Charleshill — Botswana Meat Commission (BMC) board is committed to transforming BMC and improving the beef industry, Ghanzi farmer, who is also BMC board member, Mr Rudy Lemcke said this at Charleshill agricultural show on recently.
He observed that turning around the beef sector would benefit pastoral farmers, particularly at rural areas, saying 80 per cent of cattle that were sold to BMC were from rural areas.
He said a recent increase of P3/kg at BMC across all categories was a positive move to benefit beef producers.
Also, he said prudent management of the beef industry would improve the country's economic status, because 'Beef sector contributes two per cent to the economy, but if things could be done well its contribution to the economy would rise to six per cent within five years'.
In addition, Mr Lemcke stated that the beef sector would become the main employer.
He added that it takes a proud and honest farmer to make a breakthrough in the beef industry, thus he implored farmers to play their role to get the industry in the right direction.
He said he was recently in Namibia to forge relationship with farmers, 'and they said we are the best, we must be proud and further our efforts."
Mr Lemcke reminded the audience that farming had been the mainstay of the society from time immemorial, and that most people holding prestigious positions were raised by humble farmers. He therefore challenged young farmers to borrow a leaf from yesteryears' farmers.
Farmers committee chairperson, Mr Lewis Kanguaiko challenged farmers to heed government call to join associations, saying they could best tackle some challenges easily through associations. He observed that lack of market in the beef sector was exacerbated by BMC monopoly.
He regretted that BMC was besieged by debts, adding that it also delayed farmers' payments. He however expressed gratitude to KgomoKhumo operation in the region, the move he said would save the beef industry.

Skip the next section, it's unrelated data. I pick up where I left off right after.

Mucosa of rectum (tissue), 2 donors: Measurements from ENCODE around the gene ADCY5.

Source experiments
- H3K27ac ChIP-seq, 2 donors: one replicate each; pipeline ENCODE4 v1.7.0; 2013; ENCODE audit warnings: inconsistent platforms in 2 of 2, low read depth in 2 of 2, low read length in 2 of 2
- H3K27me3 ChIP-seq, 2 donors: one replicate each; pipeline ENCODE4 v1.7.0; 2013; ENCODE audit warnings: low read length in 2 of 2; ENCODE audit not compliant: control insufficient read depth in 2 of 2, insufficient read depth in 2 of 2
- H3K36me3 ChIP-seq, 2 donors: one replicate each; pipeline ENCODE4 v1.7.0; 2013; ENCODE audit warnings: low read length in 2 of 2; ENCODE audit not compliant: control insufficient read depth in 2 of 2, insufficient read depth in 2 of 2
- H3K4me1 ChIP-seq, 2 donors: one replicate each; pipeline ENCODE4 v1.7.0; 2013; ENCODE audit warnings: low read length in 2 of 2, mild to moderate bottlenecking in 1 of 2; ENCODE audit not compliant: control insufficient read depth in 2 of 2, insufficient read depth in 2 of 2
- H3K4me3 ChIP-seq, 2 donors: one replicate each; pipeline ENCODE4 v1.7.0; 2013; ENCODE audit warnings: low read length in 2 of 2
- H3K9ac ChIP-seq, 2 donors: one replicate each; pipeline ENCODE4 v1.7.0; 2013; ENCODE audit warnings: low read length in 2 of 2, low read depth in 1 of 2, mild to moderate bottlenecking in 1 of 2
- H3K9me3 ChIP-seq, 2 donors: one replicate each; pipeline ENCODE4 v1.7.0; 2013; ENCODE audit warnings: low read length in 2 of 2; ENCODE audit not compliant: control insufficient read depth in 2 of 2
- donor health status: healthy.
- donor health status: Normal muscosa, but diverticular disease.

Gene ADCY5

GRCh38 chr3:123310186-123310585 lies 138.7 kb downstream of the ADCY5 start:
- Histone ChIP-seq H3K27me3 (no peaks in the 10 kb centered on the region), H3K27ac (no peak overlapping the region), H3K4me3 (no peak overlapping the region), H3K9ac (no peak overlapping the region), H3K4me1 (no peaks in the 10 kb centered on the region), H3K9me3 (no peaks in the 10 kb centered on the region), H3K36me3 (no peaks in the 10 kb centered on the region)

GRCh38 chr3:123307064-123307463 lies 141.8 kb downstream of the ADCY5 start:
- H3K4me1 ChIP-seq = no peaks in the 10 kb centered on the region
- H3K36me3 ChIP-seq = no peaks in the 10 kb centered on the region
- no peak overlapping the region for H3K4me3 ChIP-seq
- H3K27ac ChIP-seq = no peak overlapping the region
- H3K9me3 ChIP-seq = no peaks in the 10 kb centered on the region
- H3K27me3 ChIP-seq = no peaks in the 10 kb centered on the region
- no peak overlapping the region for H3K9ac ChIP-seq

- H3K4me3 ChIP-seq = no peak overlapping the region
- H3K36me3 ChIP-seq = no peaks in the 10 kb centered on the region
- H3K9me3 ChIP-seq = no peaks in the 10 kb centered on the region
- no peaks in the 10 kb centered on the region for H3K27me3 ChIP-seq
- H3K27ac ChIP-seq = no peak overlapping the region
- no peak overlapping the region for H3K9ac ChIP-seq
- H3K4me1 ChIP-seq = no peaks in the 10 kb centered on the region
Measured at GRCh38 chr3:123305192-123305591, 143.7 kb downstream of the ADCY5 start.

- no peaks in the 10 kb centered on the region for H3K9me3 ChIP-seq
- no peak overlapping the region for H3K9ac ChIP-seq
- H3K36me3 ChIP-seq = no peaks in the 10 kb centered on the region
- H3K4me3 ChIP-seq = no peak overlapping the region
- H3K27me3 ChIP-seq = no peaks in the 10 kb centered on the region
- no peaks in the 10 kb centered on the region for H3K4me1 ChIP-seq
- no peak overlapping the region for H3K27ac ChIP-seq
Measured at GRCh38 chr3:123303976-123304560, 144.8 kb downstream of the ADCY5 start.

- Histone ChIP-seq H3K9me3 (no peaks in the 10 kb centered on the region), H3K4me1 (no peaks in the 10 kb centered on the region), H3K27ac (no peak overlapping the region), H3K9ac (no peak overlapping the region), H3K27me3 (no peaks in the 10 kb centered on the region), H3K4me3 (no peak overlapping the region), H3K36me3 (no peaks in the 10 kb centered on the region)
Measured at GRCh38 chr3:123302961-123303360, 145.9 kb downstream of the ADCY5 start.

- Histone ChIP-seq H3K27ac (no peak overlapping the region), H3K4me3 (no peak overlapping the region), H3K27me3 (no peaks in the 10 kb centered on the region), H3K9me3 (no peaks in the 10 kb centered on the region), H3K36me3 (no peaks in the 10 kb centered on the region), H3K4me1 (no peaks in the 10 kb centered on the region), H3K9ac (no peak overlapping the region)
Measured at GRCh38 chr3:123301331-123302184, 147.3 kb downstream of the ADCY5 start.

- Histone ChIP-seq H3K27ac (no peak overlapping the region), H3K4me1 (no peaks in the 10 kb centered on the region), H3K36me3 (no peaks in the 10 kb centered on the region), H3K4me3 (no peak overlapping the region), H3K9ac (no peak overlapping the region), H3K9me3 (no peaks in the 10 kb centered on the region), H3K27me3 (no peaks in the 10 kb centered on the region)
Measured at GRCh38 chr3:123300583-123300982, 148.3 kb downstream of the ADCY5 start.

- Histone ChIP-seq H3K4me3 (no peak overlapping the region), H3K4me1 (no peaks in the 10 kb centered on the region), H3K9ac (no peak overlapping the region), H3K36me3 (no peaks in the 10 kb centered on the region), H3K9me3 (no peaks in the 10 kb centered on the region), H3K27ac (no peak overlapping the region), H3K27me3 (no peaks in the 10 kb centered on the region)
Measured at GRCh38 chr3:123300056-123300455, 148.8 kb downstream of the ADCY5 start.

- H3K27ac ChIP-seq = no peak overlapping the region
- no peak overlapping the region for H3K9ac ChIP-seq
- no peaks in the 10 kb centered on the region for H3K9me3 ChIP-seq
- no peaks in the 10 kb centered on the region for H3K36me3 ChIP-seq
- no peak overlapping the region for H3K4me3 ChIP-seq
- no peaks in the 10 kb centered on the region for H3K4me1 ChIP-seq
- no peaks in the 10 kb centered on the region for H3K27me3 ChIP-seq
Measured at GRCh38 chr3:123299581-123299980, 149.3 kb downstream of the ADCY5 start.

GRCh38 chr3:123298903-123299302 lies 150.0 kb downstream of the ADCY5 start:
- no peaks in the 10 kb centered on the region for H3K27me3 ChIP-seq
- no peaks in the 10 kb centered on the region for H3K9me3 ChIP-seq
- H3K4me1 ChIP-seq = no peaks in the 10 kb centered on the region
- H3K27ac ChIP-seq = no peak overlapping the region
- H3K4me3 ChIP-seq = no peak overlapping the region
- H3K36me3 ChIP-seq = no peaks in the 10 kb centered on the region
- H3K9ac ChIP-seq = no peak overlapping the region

Charleshill show committee chairperson, Mr Job Mosupi challenged farmers and the community to make hay of agricultural shows, so as to be a self-reliant society and see improved production in quality and quantity of their produce.
Mr Mosupi said despite weather challenges posed by climate change, such as poor rain, some farmers efforts to improve stock were evident, but such efforts were let down by low prices in the market.
Kgosi Barnabas Pitwane appealed to farmers who did not participate in this year's show to make it a point to participate next year, saying they should use the platform as a launching pad for their produce.
Handing kraals worth P20 000 to the show committee donated by Water Utilities Corporation, chief executive officer, Mr Gaselemogwe Senai said it was befitting to donate kraals with a hope that the gesture will change the landscape of the show and beef sector as a whole in Chalershill area.
He appealed to the beneficiaries to put the kraals to good use and avoid vandalism.
Ghanzi District Council chairperson, Mr Galetlhaole Sixpence guaranteed WUC-CEO that the kraals would be under good care because they are for the benefit of lives of ordinary community members.
He told the gathering that he found many farming activities being carried out in Sahara Desert during his visit at Morocco, hence Ghanzi region in the Kalahari Desert could also do the same and become agricultural hub.
Source : BOPA